Our Actions: Live Forgivingly – Part 1

Dearly beloved, avenge not yourselves, but rather give place unto wrath: for it is written, Vengeance is mine; I will repay, saith the Lord.

– Romans 12:19

“Dearly beloved.” What comforting words! To me, these words along with the words “my little children” John likes to use are some of the most calming, comforting words in all the Bible. Why do you think Paul places in THIS verse these calming, loving, comforting words? I believe it may be because he knew some of his readers would need to have their wrath and bitterness quieted by words of peace. I know I’ve had my fair share of days of anger and bitterness. Most likely there will be someone reading this today who is overcome of anger and bitterness toward someone. Dearly beloved, do you have anger in your heart today? Do you have bitterness that is slowly depriving you of joys? Dearly beloved, this verse is for us.

“Avenge not yourselves.” This is the fourth time Paul addresses our actions toward our enemies. In verse 14 we find how we are to act toward them in word. In verse 17 we read how we are to act toward them in honor. In verse 18 we find we are to blameless in relations with them. In our verse today, we see how we are to act toward them in forgiveness. “Avenge not yourselves” is a command very similar to the command we looked at in verse 17, “Recompense to no man evil for evil” (for more on this, see Our Actions: Live Honorably).

What Paul highlights in this verse is what comes next – “but rather give place unto wrath.” I’ve heard people interpret this wrath in three ways:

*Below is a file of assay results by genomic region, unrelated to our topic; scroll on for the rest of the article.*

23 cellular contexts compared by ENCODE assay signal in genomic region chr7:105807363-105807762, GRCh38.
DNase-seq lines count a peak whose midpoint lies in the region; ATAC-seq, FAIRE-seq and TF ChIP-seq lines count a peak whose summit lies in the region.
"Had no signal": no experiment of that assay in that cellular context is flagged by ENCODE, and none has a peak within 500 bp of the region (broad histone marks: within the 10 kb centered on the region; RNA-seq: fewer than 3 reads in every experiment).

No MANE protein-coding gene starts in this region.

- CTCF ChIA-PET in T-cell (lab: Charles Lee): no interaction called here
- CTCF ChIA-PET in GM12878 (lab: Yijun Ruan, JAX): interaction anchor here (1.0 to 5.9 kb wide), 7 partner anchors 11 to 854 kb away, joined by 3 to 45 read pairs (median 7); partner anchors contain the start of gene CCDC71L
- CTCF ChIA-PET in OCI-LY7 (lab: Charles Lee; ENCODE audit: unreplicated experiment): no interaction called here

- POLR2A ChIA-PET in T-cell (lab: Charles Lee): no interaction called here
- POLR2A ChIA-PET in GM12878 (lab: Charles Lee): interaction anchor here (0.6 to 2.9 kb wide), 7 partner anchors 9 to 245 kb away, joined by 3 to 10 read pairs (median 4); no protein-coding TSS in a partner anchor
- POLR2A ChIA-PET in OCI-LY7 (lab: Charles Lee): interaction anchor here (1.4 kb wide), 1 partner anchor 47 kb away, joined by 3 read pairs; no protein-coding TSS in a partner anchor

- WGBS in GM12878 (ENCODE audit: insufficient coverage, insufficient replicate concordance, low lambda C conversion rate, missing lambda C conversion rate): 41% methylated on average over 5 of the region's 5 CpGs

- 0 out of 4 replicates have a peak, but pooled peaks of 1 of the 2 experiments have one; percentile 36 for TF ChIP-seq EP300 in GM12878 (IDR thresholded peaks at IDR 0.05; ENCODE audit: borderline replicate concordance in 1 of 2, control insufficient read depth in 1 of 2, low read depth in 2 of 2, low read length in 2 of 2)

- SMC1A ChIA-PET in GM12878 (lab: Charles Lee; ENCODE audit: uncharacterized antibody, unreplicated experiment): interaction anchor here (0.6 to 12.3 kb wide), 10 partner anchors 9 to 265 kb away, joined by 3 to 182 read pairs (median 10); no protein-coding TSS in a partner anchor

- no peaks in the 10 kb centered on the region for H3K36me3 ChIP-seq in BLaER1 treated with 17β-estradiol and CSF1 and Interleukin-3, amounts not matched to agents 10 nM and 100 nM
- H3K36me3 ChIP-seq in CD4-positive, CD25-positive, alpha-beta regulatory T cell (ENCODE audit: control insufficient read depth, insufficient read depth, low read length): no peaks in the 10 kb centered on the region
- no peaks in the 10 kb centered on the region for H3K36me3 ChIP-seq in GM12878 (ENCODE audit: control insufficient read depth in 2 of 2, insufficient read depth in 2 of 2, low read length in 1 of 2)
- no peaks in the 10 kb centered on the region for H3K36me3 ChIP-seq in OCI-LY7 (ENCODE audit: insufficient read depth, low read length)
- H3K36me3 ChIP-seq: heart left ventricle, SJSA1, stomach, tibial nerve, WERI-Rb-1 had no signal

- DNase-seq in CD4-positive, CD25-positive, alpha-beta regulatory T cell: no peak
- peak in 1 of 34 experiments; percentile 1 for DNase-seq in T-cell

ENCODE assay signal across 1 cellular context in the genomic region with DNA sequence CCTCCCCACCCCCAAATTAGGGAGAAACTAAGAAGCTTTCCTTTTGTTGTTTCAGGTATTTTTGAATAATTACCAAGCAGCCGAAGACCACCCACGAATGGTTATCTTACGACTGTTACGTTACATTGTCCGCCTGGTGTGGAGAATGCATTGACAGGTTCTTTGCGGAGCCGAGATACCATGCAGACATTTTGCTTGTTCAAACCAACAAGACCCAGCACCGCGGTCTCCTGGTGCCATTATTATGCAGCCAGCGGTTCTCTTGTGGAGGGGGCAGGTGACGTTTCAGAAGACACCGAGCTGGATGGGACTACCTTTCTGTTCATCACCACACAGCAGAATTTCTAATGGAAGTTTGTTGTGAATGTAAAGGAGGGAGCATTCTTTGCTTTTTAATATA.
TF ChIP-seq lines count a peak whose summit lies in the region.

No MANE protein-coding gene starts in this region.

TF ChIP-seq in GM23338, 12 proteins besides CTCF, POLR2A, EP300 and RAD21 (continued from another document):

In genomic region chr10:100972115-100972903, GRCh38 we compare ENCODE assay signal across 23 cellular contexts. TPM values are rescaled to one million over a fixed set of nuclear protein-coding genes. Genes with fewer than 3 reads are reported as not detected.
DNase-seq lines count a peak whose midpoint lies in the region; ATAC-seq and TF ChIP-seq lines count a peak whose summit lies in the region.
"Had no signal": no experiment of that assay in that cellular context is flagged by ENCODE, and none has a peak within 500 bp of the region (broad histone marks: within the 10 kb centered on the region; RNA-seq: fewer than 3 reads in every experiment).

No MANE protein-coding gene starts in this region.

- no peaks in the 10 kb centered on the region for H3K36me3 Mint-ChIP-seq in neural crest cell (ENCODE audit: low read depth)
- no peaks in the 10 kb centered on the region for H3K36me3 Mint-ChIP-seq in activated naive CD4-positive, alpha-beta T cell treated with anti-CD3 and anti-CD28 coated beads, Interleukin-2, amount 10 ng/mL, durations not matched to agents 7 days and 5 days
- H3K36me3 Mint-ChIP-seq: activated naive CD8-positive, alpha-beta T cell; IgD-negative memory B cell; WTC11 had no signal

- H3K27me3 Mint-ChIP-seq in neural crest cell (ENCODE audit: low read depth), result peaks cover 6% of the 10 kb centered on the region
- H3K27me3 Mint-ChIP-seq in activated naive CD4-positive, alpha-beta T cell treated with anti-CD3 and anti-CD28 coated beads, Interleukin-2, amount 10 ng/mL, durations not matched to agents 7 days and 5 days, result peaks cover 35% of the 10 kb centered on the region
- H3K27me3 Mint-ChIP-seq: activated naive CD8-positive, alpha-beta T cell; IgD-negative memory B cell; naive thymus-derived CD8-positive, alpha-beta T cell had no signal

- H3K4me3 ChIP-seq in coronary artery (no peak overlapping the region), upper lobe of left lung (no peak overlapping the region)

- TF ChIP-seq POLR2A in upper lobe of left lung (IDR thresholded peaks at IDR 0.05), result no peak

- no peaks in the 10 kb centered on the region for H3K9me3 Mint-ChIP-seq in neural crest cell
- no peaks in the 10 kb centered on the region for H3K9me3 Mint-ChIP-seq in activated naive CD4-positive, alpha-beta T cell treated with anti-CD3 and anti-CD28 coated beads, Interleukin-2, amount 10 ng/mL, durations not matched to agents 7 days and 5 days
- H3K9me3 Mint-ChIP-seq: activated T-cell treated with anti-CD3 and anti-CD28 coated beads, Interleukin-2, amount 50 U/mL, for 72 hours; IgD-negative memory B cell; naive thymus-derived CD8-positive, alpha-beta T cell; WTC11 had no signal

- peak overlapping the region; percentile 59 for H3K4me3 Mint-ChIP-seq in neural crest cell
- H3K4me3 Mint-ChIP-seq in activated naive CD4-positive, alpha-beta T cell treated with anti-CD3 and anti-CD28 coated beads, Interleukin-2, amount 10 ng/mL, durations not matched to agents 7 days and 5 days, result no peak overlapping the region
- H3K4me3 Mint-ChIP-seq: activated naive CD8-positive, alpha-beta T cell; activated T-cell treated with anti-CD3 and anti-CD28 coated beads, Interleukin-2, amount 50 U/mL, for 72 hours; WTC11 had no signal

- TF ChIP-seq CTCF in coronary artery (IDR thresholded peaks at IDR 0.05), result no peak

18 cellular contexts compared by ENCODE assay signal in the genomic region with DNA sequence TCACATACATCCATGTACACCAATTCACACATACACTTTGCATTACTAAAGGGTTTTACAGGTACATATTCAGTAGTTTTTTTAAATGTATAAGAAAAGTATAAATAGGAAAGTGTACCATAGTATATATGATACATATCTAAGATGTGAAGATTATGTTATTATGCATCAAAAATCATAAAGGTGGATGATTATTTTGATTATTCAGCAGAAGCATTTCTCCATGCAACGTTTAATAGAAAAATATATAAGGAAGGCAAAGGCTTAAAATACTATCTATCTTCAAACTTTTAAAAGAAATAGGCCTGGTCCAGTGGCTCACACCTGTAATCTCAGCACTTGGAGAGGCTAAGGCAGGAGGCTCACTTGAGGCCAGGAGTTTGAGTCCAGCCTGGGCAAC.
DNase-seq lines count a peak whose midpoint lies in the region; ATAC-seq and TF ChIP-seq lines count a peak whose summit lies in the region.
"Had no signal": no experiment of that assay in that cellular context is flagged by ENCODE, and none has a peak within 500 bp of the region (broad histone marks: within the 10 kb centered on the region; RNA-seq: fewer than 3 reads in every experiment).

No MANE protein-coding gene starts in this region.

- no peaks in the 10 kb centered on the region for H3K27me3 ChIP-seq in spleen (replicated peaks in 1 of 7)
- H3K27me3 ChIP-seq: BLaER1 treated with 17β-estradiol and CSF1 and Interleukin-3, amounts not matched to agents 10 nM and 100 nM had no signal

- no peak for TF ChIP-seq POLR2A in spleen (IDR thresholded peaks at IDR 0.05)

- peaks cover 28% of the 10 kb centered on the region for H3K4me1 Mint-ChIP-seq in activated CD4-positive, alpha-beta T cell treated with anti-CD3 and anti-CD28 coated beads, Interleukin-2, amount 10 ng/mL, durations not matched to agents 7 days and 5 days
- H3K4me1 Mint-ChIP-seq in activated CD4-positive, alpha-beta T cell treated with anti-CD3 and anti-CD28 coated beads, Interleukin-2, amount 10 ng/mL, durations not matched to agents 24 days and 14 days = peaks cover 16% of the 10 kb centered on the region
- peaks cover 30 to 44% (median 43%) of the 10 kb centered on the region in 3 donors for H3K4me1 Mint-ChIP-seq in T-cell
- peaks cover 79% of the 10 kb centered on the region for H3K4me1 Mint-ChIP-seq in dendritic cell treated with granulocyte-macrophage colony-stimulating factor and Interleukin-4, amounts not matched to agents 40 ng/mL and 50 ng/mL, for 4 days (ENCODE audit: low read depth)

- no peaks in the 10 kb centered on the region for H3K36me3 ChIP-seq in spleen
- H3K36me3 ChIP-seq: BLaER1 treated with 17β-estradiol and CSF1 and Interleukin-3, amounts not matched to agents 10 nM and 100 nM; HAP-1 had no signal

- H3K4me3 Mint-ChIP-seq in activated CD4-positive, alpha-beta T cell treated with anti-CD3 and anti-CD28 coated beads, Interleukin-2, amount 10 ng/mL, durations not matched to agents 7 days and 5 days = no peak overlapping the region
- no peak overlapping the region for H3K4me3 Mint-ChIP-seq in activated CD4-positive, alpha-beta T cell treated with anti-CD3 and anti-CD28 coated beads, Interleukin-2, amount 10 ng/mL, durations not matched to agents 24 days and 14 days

1. the wrath of ourselves
  2. the wrath of our enemies
  3. the wrath of God

The Bible does indeed teach us to give way to all three of these wraths. As far as the immediate interpretation goes, it’s not clear to me if there was one, single wrath Paul was focusing on. The first part of the verse can point to OUR wrath AND our ENEMIES’ wrath, but the second part of the verse highlights GOD’s wrath. It may be that Paul intended on us viewing this verse in all three contexts. Either way, I believe it would do us well to look at how we are to give place to wrath in each of these ways. Today we will just briefly look at the first wrath we are to give place to – ours.

Dearly beloved, are you right now angry at someone? Are you bitter at how someone has treated you? The Bible teaches us how we are to handle our anger. The Bible doesn’t necessarily teach us that we are never to be angry. It does, however, teach us how to CONTROL our anger. We’ll look at five points today on this subject.

Firstly, we are to be slow to anger. We are told many, many times throughout the Bible that our Lord is slow to anger – Joel 2:13, Psalm 145:8, and Jonah 2:13 just to name a FEW. We are also told to be slow to anger. We are told in Proverbs 15:18 “But he that is slow to anger appeaseth strife.” Proverbs also tells us in Proverbs 16:32, “He that is slow to anger is better than the mighty . . .” Isn’t it a shame that our carnal nature may be given to a quick anger when our Lord is slow to anger with us? I must confess. This is an area I used to battle a lot. If someone did something I did not like at all or especially if it was done TO get me angry, I was given to short-temperedness. The Lord helped me to let go of this. Being short-tempered never did me any good. It really helped me a lot when something dawned on me. The things that someone else does to me that make me angry can’t compare to the degree of sin I’ve committed against my Lord. My Lord is slow to anger. If you want to claim the Bible teaches us it’s OK to be angry, you must confess that there is NEVER a time to be short-tempered. If you ARE going to be angry, it must be controlled